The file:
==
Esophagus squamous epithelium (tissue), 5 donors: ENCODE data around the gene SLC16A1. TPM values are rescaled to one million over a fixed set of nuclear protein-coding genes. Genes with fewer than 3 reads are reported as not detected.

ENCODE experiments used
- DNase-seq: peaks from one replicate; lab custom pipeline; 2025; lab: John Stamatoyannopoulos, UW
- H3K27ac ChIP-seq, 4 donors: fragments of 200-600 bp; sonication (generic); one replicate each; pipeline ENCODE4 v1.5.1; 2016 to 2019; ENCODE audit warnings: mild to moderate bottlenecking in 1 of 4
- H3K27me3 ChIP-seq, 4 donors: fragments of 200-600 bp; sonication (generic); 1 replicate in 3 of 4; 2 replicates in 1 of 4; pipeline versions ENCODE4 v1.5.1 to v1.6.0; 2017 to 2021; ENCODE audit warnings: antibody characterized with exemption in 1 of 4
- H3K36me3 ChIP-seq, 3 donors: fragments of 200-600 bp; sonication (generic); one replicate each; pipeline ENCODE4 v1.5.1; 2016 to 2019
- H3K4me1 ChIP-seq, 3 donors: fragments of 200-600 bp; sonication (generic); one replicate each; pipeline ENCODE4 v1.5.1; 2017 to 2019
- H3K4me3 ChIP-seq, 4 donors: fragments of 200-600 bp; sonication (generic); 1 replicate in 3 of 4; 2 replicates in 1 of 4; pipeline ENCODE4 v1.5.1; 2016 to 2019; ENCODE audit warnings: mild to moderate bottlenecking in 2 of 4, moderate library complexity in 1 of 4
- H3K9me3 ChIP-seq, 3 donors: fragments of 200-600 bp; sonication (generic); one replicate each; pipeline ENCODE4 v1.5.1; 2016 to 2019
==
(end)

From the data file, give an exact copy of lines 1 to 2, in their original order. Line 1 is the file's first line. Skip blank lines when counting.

Esophagus squamous epithelium (tissue), 5 donors: ENCODE data around the gene SLC16A1. TPM values are rescaled to one million over a fixed set of nuclear protein-coding genes. Genes with fewer than 3 reads are reported as not detected.

ENCODE experiments used